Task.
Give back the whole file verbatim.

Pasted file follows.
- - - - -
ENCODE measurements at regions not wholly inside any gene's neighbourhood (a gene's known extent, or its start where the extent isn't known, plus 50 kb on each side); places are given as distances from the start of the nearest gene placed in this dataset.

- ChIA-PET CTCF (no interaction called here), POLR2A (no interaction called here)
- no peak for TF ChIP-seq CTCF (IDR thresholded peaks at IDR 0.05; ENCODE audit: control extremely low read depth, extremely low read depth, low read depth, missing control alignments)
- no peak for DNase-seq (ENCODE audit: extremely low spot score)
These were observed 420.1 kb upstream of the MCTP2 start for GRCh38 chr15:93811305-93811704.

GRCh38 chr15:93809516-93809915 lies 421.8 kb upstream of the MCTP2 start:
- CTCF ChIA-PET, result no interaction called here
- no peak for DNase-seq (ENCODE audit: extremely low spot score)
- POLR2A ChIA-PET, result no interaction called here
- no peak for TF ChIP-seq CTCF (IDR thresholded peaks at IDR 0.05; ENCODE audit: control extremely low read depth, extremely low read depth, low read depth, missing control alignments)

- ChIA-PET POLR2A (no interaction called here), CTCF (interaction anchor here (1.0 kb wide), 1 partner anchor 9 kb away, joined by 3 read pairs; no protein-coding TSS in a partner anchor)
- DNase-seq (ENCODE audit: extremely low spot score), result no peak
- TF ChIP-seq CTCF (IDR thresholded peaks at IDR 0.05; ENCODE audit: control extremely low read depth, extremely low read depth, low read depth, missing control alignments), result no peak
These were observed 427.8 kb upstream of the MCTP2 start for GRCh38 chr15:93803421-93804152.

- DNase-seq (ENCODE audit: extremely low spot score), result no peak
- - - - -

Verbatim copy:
ENCODE measurements at regions not wholly inside any gene's neighbourhood (a gene's known extent, or its start where the extent isn't known, plus 50 kb on each side); places are given as distances from the start of the nearest gene placed in this dataset.

- ChIA-PET CTCF (no interaction called here), POLR2A (no interaction called here)
- no peak for TF ChIP-seq CTCF (IDR thresholded peaks at IDR 0.05; ENCODE audit: control extremely low read depth, extremely low read depth, low read depth, missing control alignments)
- no peak for DNase-seq (ENCODE audit: extremely low spot score)
These were observed 420.1 kb upstream of the MCTP2 start for GRCh38 chr15:93811305-93811704.

GRCh38 chr15:93809516-93809915 lies 421.8 kb upstream of the MCTP2 start:
- CTCF ChIA-PET, result no interaction called here
- no peak for DNase-seq (ENCODE audit: extremely low spot score)
- POLR2A ChIA-PET, result no interaction called here
- no peak for TF ChIP-seq CTCF (IDR thresholded peaks at IDR 0.05; ENCODE audit: control extremely low read depth, extremely low read depth, low read depth, missing control alignments)

- ChIA-PET POLR2A (no interaction called here), CTCF (interaction anchor here (1.0 kb wide), 1 partner anchor 9 kb away, joined by 3 read pairs; no protein-coding TSS in a partner anchor)
- DNase-seq (ENCODE audit: extremely low spot score), result no peak
- TF ChIP-seq CTCF (IDR thresholded peaks at IDR 0.05; ENCODE audit: control extremely low read depth, extremely low read depth, low read depth, missing control alignments), result no peak
These were observed 427.8 kb upstream of the MCTP2 start for GRCh38 chr15:93803421-93804152.

- DNase-seq (ENCODE audit: extremely low spot score), result no peak